But the colloidal silver solutions were problematic too. It’s very difficult to control or analyze how much of the silver is ionized, so a patient has no way of knowing how much active silver they’re ingesting or applying—rendering it either useless or, on the other extreme, so potent it results in argyria. So colloidal silver was mostly abandoned by the medical establishment, which moved on to safer and more effective applications of silver, such as in wound dressings or as an infection-fighting additive to joint replacements. Recent tests of modern colloidal silver products found they had no significant antimicrobial properties and left most bacteria unscathed (even after six minutes).
Clinical trials are ongoing into the use of oral colloidal silver, as well as the use of negatively charged silver nanoparticles for topical use on wounds.
However, due to the risks associated with ingesting colloidal silver, the effects of doing so have not been tested as an antibacterial treatment in humans (12).
Fast forward to 2013, when Gwyneth Paltrow came on Dr. Oz's show to talk about how she keeps herself and her family happy and healthy. Colloidal silver was one of her four wellness tips—she said she regularly sprays it under her tongue and on airplane seats to keep viruses away. "This has a ton of data behind it," Oz agreed, having apparently forgotten the blue man he doubted. Oz told Paltrow he uses colloidal silver as a daily throat spray, and so do his kids. "This was the first antibiotic," he said.
Colloidal silver is often touted as an antibacterial agent and a topical wound dressing. Some people claim it can cure a cold faster, heal the body better, and even treat cancer or HIV.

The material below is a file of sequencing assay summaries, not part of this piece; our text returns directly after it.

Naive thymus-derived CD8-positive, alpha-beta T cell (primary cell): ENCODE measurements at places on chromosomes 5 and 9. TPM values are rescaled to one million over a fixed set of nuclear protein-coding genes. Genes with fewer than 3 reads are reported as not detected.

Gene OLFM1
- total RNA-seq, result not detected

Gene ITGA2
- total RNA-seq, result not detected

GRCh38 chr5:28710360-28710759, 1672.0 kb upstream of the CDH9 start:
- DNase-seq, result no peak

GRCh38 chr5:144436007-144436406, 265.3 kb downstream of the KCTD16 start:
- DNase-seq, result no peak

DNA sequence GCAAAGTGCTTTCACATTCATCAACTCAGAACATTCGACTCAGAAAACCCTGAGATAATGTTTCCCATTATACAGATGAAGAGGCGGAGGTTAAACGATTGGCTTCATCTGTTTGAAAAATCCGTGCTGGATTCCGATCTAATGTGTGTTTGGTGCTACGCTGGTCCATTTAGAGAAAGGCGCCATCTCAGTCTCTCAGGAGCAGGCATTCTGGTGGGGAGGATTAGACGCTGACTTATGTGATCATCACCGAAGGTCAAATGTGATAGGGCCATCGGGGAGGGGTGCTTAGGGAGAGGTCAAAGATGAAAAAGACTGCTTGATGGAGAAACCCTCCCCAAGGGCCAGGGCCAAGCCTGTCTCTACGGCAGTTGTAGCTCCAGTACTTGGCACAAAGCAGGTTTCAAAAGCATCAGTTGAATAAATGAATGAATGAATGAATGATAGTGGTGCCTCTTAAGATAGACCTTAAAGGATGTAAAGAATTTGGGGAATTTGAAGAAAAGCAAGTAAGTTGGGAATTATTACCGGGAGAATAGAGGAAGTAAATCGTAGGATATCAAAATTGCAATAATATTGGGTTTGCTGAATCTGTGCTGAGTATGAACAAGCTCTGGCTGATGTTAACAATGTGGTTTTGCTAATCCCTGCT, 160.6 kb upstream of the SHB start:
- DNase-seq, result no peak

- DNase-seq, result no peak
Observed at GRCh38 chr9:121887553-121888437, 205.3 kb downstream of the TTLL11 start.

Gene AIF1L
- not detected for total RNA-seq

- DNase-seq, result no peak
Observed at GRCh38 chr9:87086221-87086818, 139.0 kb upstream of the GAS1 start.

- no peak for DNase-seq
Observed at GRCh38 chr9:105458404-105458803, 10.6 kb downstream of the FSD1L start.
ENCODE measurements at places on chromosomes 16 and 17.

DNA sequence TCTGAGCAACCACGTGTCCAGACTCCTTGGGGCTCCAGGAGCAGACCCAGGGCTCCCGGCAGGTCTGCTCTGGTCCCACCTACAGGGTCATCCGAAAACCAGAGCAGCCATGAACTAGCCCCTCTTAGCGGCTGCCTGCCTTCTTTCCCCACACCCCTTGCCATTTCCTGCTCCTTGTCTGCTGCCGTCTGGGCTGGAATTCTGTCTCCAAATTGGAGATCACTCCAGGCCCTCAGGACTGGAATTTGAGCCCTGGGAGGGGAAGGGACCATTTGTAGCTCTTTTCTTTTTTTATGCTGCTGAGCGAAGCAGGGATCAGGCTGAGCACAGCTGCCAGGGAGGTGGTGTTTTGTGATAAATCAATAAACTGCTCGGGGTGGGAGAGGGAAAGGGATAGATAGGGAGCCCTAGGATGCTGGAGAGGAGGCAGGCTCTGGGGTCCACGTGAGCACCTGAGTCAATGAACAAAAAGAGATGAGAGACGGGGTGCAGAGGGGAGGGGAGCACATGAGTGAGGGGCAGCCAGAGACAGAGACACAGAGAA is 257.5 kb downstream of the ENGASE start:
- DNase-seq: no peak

This has translated to its use in some healthcare products like wound creams, wound dressings and medical equipment (7, 11).
The availability of colloidal silver solution as a health and personal care product is concerning. With the use of an online marketplace, colloidal silver can be easily obtained, and consumers can be influenced by the favorable product reviews. It is important that a patient’s medical history include information about over-the-counter medications, dietary supplements, and complementary and alternative medications. The most common adverse effect of long-term colloidal silver ingestion is argyria. Advising patients against further use can prevent worsening of skin discoloration and development of renal, hepatic, and neurologic problems that have been reported after long-term ingestion of colloidal silver.4 In addition, the FDA warning made 16 years ago should be reemphasized and consideration should be given to adding colloidal silver to the list of the agency’s Unapproved Drugs Initiative since it poses a potential safety risk and lacks evidence of being effective.
The National Institutes of Health (NIH) warns that people taking colloidal silver may be actually risking their long-term health for a product that doesn’t improve immunity or promote healing.
Some studies have suggested that different types of silver nanoparticles may help kill viral compounds (13).
Even so, colloidal silver never left the drugstore shelves. In 1999 the FDA declared that over-the-counter products containing colloidal silver ingredients were “misbranded” and “not generally recognized as safe,” banning its sale as an OTC drug. But in practice that just means it sits on a different shelf in the pharmacy, as a supplement now instead of a medication.
The use of silver taken by mouth can’t be recommended. Over time, colloidal silver can build up in the tissues of your body and give your mucous membranes and skin a grayish appearance. This is a symptom of a condition called argyria.
No studies have investigated the effects of ingesting colloidal silver on viruses in people, so it lacks evidence to support its use in this way.